I was not, much to my own dismay and regret, able to go and see Opera North’s Ring last year. Little did I know, though I was hoping a fair bit, that they would record the entire thing. This review is, then, of the recorded Ring which I saw on BBC iPlayer.
Opera North’s Ring had been many years in the making, one opera every year until finally all were brought together in 2016. I went to a performance of Gotterdammerung when it was being performed a few years ago, and what an experience it was.
Given I wasn’t able to attend the cycle, which would’ve been my first, and from the memory of seeing Gotterdammerung in 2014, expectations and excitement was high. I was not disappointed.
The orchestra of Opera North gave an incredibly well polished performance, meeting and arguably surpassing the standards of excellence they have set themselves in recent years. Hats off to Richard Farnes who gave an insightful and riveting reading of the score. Beautifully intimate and chamber in Die Walkure Act 1, terrify when announcing Wotan’s arrival in Walkure Act 3, but also unleashing the full roar of the orchestra when needed throughout the cycle, particularly in Gotterdammerung, both in Act 2 and in the Immolation Scene. Perhaps we now have a new and brilliant British Wagner conductor joining the likes of Sir Antonio Pappano, Sir Mark Elder, and Sir Simon Rattle?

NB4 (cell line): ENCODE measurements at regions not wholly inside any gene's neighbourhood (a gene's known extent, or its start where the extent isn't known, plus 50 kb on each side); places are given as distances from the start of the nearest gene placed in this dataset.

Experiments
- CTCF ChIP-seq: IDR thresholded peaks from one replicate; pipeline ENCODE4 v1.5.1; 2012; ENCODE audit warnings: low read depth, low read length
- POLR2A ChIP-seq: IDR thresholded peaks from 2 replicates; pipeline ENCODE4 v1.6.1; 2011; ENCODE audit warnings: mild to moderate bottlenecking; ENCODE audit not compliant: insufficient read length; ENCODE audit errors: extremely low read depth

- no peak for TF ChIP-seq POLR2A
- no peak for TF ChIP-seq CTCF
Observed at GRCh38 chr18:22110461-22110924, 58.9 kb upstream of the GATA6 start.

Whilst I can only speak for myself, I cried in every opera.
Signing Wagner presents gargantuan challenges, and for the most part, the ensemble carried themselves brilliantly. I will single out Wolfgang Ablinger-Sperrhacke (Loge) and Susan Bickley (Fricka and Waltraute) and Mats Almgren (Fafner and Hagen) as giving star performances, particularly Almgren whose voice I just loved.
But the standout performances came from the two Brunnhildes, Kelly Cae Hogan and Katherine Broderick. In a role that few sopranos can attempt, let alone shine in, Hogan and Broderick were simply superb. Broderick I had never heard of before, but is a name I certainly won’t forget any time soon.
Credit is also due to Peter Mumford who was the main artistic brain behind putting this stripped back, yet extremely effective production together. The projections helped the story along and little snippets of information would no doubt have been invaluable to novices in explaining the complicated story of the Ring, without becoming distracting. Mumford’s design really put the music centre stage, and with the playing of the orchestra of Opera North, this is only to be welcomed with open arms.
For a mid sized opera company to put on Wagner is an incredible achievement, to perform six Ring Cycles to the standard they did is perhaps unheard of, probably because its an insane undertaking. Suffice to say I was completely balled over, truly stunning stunning stuff. This is a Ring I won’t be forgetting any time soon. It’s been a few days since I finished watching/listening, and I’m still grinning.
All photos © Clive Barda/Opera North.